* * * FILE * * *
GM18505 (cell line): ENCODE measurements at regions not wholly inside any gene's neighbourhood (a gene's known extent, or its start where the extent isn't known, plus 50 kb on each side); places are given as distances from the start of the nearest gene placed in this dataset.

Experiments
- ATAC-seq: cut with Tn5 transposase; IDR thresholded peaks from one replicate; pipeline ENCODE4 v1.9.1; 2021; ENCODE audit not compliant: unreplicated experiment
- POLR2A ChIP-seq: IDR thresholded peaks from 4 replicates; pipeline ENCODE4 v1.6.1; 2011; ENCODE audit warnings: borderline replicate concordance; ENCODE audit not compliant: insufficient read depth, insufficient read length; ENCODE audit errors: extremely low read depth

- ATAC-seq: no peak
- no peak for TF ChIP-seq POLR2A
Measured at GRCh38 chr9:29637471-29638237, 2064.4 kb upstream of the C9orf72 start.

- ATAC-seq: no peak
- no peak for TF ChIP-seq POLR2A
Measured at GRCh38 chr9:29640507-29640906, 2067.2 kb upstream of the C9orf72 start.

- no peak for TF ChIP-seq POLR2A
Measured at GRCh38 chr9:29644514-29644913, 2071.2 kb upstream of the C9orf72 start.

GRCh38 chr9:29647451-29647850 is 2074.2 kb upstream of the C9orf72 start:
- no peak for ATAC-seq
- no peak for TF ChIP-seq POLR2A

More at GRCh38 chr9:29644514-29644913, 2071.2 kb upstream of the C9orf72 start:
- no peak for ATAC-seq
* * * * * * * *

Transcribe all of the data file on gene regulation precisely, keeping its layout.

GM18505 (cell line): ENCODE measurements at regions not wholly inside any gene's neighbourhood (a gene's known extent, or its start where the extent isn't known, plus 50 kb on each side); places are given as distances from the start of the nearest gene placed in this dataset.

Experiments
- ATAC-seq: cut with Tn5 transposase; IDR thresholded peaks from one replicate; pipeline ENCODE4 v1.9.1; 2021; ENCODE audit not compliant: unreplicated experiment
- POLR2A ChIP-seq: IDR thresholded peaks from 4 replicates; pipeline ENCODE4 v1.6.1; 2011; ENCODE audit warnings: borderline replicate concordance; ENCODE audit not compliant: insufficient read depth, insufficient read length; ENCODE audit errors: extremely low read depth

- ATAC-seq: no peak
- no peak for TF ChIP-seq POLR2A
Measured at GRCh38 chr9:29637471-29638237, 2064.4 kb upstream of the C9orf72 start.

- ATAC-seq: no peak
- no peak for TF ChIP-seq POLR2A
Measured at GRCh38 chr9:29640507-29640906, 2067.2 kb upstream of the C9orf72 start.

- no peak for TF ChIP-seq POLR2A
Measured at GRCh38 chr9:29644514-29644913, 2071.2 kb upstream of the C9orf72 start.

GRCh38 chr9:29647451-29647850 is 2074.2 kb upstream of the C9orf72 start:
- no peak for ATAC-seq
- no peak for TF ChIP-seq POLR2A

More at GRCh38 chr9:29644514-29644913, 2071.2 kb upstream of the C9orf72 start:
- no peak for ATAC-seq